The present invention provides an efficient method for synthesizing oligonucleotides of mixed sequence, and also for generating insertions, deletions and substitutions in genes of wild-type sequence. The invention permits the use of conventional solid-phase synthesizers to produce a mixture of oligonucleotides in a single automated synthesis. The invention permits the insertion and/or substitution of small sequences, generally trinucleotides, across a defined segment of a cloned gene. When a trinucleotide (or a small oligonucleotide having a nucleotide length with a multiple of 3) is used, in-phase codon insertions or substitutions are achieved in the correct reading frame.
The first embodiment of the present invention is the stoichiometric coupling of one or more trinucleotides during automated DNA synthesis. Typically, synthesis is carried out using a commercially available automated synthesizer. The normal synthesis programme is used until it is necessary to couple the trinucleotide. At this point, the programme is suspended and the synthesizer is instructed to access a bottle fitted at an additional port containing a prepared solution of the trinucleotide. The trinucleotide bears protecting groups and an activated 3' position which are compatible with conventional chemical synthesis of DNA. For example, the 5' position of the trinucleotide can be protected as a DMT ether, and the 3' position activated as a phosphoramidite. Thereafter, synthesis continues in the usual way. On completion of the synthesis, the oligonucleotide is released from the column and the bases and phosphate esters deprotected. If the bases are protected with the conventional benzoyl and isobutyroyl amides, and the phosphates as b-cyanoethyl esters, treatment with hot, concentrated ammonia can be used to bring about complete deprotection. If the phosphates are protected as methyl esters, an additional step must be included before the hot ammonia treatment, in which phosphate deprotection is brought about with, for example, thiophenol, using well-established conditions. In a preferred embodiment, mixed oligonucleotides can be prepared by using mixtures of trinucleotides instead of a single trinucleotide during the synthesis protocol. Synthesis of oligonucleotides of mixed composition is achieved exactly as described above, except that a solution containing two or more trinucleotides is accessed when desired.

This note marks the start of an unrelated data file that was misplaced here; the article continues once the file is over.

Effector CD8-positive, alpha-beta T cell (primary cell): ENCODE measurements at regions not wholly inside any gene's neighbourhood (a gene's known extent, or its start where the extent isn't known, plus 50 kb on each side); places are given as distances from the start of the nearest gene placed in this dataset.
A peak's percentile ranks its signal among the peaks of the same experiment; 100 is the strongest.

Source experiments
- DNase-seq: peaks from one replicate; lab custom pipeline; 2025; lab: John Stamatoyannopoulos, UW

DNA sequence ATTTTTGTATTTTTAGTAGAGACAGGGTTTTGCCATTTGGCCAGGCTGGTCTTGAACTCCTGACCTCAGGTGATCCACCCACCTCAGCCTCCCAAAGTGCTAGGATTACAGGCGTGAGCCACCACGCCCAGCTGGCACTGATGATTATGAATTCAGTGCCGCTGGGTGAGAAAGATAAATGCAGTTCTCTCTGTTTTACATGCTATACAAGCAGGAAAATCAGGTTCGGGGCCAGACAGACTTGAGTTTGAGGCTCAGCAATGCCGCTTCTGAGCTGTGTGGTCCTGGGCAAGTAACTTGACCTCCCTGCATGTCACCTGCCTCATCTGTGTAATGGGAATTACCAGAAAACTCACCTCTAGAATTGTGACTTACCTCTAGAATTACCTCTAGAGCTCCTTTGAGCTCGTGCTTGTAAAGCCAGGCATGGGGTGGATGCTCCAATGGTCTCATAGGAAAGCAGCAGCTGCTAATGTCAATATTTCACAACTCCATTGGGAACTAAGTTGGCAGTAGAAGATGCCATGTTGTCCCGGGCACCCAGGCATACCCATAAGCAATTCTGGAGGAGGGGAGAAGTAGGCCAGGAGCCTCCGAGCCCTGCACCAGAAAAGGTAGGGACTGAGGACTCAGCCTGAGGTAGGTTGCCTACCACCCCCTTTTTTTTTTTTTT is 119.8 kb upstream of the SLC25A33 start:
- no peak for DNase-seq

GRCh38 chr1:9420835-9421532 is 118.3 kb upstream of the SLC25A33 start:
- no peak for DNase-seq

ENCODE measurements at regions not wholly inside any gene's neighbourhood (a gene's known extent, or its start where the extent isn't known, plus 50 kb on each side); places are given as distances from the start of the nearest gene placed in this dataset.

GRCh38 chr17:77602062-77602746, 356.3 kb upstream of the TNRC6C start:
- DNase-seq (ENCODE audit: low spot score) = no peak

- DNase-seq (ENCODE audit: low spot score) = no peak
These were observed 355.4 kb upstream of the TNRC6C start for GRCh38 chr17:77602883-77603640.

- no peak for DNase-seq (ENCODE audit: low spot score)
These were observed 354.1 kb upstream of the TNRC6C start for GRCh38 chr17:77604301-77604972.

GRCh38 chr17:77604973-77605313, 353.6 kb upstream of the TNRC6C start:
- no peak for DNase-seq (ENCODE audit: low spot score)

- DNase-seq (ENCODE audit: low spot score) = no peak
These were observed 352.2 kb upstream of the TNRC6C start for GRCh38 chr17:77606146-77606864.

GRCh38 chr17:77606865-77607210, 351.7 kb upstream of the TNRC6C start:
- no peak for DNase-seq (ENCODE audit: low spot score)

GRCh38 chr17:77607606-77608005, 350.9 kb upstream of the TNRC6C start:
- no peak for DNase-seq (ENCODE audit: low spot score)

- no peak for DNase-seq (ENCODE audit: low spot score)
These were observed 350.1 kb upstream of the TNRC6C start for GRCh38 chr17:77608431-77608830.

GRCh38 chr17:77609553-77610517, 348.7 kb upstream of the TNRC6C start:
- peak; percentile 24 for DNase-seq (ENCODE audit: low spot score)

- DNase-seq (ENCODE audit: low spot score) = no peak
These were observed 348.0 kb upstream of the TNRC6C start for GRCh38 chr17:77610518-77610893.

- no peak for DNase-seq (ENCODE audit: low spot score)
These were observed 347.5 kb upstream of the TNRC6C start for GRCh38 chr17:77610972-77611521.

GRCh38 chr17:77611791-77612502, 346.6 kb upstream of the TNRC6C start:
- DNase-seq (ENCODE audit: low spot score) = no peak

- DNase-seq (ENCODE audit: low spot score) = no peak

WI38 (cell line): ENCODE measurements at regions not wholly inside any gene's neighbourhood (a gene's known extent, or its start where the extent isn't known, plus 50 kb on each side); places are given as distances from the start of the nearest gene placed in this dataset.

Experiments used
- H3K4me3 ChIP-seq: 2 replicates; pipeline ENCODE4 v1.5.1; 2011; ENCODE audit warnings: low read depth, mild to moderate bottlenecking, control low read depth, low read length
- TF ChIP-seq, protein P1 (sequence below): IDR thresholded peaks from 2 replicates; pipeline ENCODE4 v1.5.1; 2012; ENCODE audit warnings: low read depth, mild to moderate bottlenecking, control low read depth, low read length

The second embodiment of the present invention, shown in FIG. 1, is used to insert trinucleotides into a wild-type sequence during sub-stoichiometric coupling. This embodiment is valuable in producing in-phase codon insertions which may be used to generate proteins with modified structures and functional activities. As shown in FIG. 1, oligonucleotide synthesis is initiated from a nucleotide attached to a solid-phase support and continues from left to right by the coupling of mononucleotides. When synthesis reaches a position in the wild-type sequence where an insertion is to be made (i.e. at a codon boundary), a trinucleotide corresponding to a specific codon is coupled to a small percentage (˜1%) of all growing oligonucleotide chains. The DMT protecting group on the 5' end of the trinucleotide is then removed, and three more mononucleotides are added to all of the oligonucleotide chains. At this point, the synthesis has advanced to the next codon boundary in the wild-type sequence, and the cycle of (i) sub-stoichiometric coupling of the trinucleotide followed by (ii) removal of the DMT protecting group is repeated, thereby inserting a trinucleotide at the next target site in the chain. In effect, the wild-type "background" sequence is synthesized with mononucleotide coupling, whereas all couplings involving a trinucleotide yield an insertion mutant.
Thus by superimposing sub-stoichiometric couplings of the trinucleotide mixture at positions of codon boundaries on an otherwise conventional automated synthesis of a wild-type oligonucleotide of length n, a heterogeneous mixture of oligonucleotides is generated. The exact composition of this mixture will depend on the number of trinucleotide couplings and their coupling efficiency. Whatever its composition, urea-polyacrylamide gel electrophoresis can be used to fractionate the mixture on the basis of length, permitting the n+3 band encoding all single codon insertions to be separated from the wild-type band and other bands encoding multiple insertions. If desired, oligonucleotides encoding multiple insertions can also be separated on urea-polyacrylamide gels.